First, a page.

Kobe Bryant’s career as a professional athlete is nearly over, but he’s still one of the most popular athletes in the entire world. Sports Illustrated‘s Chris Ballard wrote a fascinating, longform column on Bryant’s career in the context of this upcoming season. This 19th season in the storied career of one of the best ballers of all-time will probably be his most difficult. Bryant missed 76 games last season after another serious knee injury following his return from a torn Achilles, and will play for his fourth coach in five years during a talent dry spell for the Los Angeles Lakers. No one is publicly declaring the Lakers a playoff team except Bryant.
“I hear people say, ‘They don’t have a championship team,'” Bryant said in Ballard’s column. “Yeah, maybe from your perspective, but Boozer does this, Jordan Hill does that, Lin adds that. What’s the best way to put all those pieces together and use them to win? That’s the puzzle to figure out, and if we can figure out that puzzle, we’ll shock a lot of people.”
Bryant is not delusional. The Lakers’ roster is not ideal, but it’s not a compilation of deadbeats either. Byron Scott, the current Lakers’ head coach, is a competent coach who, at the very least, is not afraid of Bryant as Mike Brown and Mike D’Antoni sometimes appeared to be. Unfortunately, this is the Western Conference we are talking about, an amalgamation of sorrows for really good teams who would win the championship if not for getting the wrong matchup. Half of the West earnestly believes they can win a championship without the stars being perfect alignment.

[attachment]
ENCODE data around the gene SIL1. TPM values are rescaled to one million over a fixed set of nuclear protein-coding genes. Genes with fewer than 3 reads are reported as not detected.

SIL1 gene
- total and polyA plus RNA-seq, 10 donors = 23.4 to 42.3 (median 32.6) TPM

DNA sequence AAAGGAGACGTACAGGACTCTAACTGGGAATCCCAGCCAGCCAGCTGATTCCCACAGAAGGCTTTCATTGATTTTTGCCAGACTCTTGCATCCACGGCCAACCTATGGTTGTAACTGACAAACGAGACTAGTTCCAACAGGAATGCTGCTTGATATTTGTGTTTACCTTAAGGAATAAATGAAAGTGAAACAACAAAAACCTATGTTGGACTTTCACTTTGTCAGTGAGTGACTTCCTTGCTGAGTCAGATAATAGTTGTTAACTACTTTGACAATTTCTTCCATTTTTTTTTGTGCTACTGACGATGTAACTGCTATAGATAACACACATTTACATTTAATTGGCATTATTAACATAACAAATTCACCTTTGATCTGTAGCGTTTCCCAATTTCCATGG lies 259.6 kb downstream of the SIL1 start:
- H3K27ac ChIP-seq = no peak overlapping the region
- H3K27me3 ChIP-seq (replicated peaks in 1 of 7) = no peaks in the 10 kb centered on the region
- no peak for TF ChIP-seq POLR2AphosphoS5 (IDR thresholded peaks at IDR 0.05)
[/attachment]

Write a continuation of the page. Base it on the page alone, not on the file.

Consequently, the task of being a competent team, let alone a playoff team, appears even more daunting, not that Bryant cares. He expects to compete now, no excuses. No one can blame him for that considering how hard he typically works in the offseason, especially in a year when he’s seeking to return to elite form after catastrophic lower body injuries in two consecutive seasons. Showtime has chronicled Bryant’s efforts this offseason in an upcoming documentary titled Kobe Bryant’s Muse.
The legend of Bryant centers around his hard work and unwillingness to give in to expected outcomes – the Odysseus of basketball, if you will. He has turned around the expectations of his balky knees before thanks to regenokine, the miracle surgery he underwent in Germany. We might be pleasantly surprised if his torn Achilles fully recovers. Then again, I never thought this would happen either.
In the world of Bryant, all things are possible including failure. Better to enjoy the ride either way than ponder too hard about the what-ifs. This is last arc for one of the greatest players ever. Appreciate the man while he’s still around.